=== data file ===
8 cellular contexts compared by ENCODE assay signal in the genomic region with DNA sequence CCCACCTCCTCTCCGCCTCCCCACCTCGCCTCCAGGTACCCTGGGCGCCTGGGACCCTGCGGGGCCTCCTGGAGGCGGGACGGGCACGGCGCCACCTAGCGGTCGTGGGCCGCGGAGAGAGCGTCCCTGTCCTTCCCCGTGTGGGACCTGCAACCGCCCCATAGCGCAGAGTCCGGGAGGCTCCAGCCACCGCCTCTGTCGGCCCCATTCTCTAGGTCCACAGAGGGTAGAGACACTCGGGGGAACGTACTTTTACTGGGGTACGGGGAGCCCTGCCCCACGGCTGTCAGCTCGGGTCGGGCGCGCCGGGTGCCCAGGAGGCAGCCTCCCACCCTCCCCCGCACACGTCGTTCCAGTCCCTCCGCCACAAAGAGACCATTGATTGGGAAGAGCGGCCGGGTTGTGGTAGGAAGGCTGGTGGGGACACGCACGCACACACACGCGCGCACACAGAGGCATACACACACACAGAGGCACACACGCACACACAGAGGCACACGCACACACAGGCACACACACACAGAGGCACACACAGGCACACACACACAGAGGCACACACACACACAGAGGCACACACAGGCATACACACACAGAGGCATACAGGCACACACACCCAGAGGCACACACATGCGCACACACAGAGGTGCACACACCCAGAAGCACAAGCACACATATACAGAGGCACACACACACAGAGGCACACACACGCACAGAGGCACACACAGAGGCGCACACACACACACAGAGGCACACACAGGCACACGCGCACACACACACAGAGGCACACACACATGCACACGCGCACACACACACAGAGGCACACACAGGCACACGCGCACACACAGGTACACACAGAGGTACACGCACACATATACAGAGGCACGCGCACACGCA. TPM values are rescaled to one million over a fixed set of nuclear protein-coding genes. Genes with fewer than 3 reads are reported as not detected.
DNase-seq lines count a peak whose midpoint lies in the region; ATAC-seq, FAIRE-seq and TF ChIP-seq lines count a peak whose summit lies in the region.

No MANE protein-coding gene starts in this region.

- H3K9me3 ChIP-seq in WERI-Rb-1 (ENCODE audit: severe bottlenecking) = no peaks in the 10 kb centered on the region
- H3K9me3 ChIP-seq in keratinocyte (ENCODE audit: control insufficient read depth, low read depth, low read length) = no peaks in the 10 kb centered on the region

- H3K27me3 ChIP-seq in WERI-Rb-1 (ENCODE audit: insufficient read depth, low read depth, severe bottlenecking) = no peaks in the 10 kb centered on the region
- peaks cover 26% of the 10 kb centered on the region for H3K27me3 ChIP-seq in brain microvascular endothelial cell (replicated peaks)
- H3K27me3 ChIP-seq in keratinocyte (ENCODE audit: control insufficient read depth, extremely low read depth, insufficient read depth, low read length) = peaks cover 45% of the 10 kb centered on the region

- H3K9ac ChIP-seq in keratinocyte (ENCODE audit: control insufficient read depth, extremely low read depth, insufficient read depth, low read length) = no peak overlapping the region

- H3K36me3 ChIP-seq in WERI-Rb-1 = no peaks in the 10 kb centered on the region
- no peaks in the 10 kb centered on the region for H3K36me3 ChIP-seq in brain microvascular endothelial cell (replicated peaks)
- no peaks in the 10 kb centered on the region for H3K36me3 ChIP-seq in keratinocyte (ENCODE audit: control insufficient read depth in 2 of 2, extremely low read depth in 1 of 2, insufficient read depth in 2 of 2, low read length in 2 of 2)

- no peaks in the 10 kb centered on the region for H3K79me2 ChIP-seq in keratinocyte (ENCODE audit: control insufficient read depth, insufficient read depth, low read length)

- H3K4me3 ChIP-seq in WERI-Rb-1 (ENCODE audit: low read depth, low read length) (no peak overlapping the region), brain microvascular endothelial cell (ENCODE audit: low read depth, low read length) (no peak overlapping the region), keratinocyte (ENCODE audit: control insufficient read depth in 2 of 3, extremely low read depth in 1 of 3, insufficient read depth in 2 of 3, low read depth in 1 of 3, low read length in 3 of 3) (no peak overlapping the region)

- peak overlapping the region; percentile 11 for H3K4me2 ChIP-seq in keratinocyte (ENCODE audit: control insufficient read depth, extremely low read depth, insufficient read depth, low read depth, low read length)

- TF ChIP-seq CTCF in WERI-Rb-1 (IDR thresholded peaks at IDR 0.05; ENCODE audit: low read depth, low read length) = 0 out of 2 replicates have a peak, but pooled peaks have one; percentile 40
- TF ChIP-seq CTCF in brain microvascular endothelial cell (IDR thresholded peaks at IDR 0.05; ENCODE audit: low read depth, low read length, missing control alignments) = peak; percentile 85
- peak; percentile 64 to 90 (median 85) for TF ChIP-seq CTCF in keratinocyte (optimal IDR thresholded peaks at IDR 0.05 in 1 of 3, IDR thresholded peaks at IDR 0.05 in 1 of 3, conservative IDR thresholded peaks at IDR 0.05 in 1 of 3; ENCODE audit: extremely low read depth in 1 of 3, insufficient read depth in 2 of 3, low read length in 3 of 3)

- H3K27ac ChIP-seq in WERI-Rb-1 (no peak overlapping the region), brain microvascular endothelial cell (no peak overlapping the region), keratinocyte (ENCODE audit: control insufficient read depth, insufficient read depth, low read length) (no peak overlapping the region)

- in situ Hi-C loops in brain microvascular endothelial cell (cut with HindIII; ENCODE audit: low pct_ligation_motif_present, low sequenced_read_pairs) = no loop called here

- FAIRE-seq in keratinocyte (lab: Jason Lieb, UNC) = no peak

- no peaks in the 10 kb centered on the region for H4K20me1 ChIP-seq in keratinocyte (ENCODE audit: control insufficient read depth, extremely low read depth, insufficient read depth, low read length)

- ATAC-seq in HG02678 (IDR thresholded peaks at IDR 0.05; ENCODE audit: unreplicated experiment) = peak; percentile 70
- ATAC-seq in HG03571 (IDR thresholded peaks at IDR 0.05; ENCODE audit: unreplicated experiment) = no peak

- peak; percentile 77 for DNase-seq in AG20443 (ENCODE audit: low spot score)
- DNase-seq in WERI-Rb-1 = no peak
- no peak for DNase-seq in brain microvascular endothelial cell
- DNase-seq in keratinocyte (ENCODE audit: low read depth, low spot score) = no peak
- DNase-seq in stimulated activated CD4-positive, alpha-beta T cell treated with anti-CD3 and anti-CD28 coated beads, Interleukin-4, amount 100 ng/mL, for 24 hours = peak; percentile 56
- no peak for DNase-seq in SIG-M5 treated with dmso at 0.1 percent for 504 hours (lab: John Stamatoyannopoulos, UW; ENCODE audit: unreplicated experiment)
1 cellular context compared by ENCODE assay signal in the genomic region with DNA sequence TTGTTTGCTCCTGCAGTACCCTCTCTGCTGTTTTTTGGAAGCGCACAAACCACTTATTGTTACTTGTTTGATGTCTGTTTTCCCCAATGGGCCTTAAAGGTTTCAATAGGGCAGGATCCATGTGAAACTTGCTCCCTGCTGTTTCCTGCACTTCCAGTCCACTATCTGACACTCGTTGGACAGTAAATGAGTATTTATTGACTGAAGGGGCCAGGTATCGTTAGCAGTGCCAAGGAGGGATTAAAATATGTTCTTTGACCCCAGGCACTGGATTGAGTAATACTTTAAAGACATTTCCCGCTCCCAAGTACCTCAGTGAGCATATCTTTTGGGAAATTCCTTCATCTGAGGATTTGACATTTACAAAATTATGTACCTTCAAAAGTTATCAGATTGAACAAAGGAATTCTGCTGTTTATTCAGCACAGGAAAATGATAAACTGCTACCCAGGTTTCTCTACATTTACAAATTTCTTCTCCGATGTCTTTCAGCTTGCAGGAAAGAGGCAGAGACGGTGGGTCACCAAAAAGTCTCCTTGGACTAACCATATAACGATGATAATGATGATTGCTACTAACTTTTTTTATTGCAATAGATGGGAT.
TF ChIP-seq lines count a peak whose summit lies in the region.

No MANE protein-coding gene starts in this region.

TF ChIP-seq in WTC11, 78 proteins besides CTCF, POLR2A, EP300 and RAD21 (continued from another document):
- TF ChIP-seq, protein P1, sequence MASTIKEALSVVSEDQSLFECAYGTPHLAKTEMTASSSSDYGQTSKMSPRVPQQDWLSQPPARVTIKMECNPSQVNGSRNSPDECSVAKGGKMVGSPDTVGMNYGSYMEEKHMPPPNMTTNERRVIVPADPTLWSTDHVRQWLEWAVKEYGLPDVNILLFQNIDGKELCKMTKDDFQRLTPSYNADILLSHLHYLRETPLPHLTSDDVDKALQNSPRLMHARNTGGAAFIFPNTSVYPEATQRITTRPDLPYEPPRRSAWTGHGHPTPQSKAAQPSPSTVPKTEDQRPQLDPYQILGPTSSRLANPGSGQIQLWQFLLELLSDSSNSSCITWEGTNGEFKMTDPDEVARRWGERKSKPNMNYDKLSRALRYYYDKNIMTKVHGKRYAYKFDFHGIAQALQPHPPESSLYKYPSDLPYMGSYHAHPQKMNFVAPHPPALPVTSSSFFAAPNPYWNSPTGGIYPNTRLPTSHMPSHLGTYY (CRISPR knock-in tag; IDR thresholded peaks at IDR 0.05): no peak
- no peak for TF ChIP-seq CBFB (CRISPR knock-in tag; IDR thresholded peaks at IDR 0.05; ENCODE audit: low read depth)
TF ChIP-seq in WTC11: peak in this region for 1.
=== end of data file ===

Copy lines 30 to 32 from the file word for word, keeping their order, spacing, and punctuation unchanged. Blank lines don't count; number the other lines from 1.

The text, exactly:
- no peak for DNase-seq in SIG-M5 treated with dmso at 0.1 percent for 504 hours (lab: John Stamatoyannopoulos, UW; ENCODE audit: unreplicated experiment)
1 cellular context compared by ENCODE assay signal in the genomic region with DNA sequence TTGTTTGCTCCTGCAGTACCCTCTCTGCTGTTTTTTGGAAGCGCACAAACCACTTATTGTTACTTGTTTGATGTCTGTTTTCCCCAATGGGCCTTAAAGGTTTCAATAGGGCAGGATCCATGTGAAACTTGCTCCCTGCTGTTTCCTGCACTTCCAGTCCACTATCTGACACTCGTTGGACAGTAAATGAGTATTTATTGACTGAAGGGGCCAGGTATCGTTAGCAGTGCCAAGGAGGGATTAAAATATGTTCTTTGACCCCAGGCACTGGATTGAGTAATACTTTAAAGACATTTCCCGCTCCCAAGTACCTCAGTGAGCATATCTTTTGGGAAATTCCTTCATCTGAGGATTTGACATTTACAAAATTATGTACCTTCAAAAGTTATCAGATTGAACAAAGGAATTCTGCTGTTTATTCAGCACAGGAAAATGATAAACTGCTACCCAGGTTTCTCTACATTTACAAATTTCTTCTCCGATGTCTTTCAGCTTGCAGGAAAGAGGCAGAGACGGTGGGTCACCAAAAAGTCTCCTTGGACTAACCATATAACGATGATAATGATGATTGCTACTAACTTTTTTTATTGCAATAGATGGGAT.
TF ChIP-seq lines count a peak whose summit lies in the region.